My favorite thing about the book is easily the likeable main character, Evie. She is the kind of protagonist that you root for. Serious and charming, she’s an outsider with an unusual perspective on the world and her fellow human beings. It’s hard to create a main character with some mystery to them, but Larson manages it with Evie. You will both feel that you know her, yet be surprised by her. She’s as solid and real a character as Harry Potter or Percy Jackson, and I found myself genuinely concerned for her, especially as more is revealed about her family.
Family is a major theme in most fairy tales, which were born in a peasant culture where family devotion and values reigned supreme. I’m happy to say that this book is very family friendly, something that could be shared between parents and children and enjoyed by both (Or single grown-ups that haven’t lost touch with their inner child).
There are strong themes of courage, love, and family that run throughout the book, and Larson does a terrific job of challenging the traditional way fairy tales paint step-families in a negative light. Evie’s family is shown to be complicated, and Larson shows us that’s okay.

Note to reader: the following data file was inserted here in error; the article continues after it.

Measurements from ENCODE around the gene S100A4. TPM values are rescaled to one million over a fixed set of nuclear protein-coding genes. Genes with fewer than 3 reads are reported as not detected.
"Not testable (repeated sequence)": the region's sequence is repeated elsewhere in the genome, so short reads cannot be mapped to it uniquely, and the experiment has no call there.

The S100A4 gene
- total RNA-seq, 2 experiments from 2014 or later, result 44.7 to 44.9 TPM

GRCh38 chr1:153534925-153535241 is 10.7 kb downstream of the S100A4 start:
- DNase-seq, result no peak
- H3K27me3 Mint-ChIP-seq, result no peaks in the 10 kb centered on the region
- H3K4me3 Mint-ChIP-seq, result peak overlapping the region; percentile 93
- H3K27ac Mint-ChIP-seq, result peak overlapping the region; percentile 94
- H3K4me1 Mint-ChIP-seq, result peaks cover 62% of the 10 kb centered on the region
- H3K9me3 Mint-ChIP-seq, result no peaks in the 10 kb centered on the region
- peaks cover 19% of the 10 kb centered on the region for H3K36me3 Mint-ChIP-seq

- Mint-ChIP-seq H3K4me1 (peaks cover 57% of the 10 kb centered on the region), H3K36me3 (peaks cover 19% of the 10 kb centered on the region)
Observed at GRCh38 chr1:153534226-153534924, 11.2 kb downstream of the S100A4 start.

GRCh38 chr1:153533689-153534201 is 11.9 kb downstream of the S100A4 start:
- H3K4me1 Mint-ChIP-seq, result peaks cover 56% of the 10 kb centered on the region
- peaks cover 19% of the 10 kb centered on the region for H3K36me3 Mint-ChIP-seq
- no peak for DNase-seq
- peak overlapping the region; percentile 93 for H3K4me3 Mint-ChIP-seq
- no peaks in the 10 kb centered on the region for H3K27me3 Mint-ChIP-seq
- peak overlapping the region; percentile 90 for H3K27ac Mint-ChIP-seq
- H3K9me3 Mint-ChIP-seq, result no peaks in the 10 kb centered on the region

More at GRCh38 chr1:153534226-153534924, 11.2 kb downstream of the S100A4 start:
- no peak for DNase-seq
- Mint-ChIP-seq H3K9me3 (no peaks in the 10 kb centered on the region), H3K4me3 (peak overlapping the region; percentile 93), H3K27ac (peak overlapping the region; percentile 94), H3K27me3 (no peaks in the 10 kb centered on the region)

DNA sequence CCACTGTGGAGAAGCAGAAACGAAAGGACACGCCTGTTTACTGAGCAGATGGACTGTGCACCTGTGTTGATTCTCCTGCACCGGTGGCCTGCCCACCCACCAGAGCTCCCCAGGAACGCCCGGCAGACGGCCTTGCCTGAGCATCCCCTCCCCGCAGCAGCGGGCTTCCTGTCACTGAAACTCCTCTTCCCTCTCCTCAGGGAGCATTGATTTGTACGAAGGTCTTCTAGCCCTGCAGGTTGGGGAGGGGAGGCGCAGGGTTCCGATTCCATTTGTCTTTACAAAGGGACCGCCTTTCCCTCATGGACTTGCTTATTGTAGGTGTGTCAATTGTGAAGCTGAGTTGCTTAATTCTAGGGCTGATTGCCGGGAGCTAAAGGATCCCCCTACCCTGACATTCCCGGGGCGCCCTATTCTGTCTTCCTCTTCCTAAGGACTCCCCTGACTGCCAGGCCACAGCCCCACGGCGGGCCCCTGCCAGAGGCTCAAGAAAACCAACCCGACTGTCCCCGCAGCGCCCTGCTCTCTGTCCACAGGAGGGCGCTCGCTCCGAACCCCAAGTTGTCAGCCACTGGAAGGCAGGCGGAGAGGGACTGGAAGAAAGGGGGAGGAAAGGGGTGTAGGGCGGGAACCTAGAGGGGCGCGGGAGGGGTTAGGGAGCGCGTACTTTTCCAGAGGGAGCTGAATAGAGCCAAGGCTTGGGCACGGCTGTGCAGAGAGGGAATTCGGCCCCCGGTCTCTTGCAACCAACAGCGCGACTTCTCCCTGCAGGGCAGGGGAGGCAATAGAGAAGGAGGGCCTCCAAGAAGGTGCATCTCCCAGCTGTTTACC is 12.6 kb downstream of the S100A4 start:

The novel has some genuinely surprising twists—a couple of which I saw coming, a couple of which I did not. All of them were satisfying, but it takes a a bit of reading to encounter them. The second half of the story is definitely more interesting than the first, which is largely spent establishing the world and characters before the author starts playing with the things that you thought you knew.
There is some fantasy violence and scary moments, but nothing worse than what’s in Disney’s Snow White or Sleeping Beauty. This is a book that you could read to a child without blushing. And it is a fantasy, so expect some dragons and magic. Witches play a prominent role in the plot, but Larson’s witches tend to be more monster than human, more like Roald Dahl’s nightmare creatures than “good” characters such as Sabrina and Hermione. (There are several interesting questions that arise about the nature of witches by the book’s end, which I hope to see the author answer in the sequels.)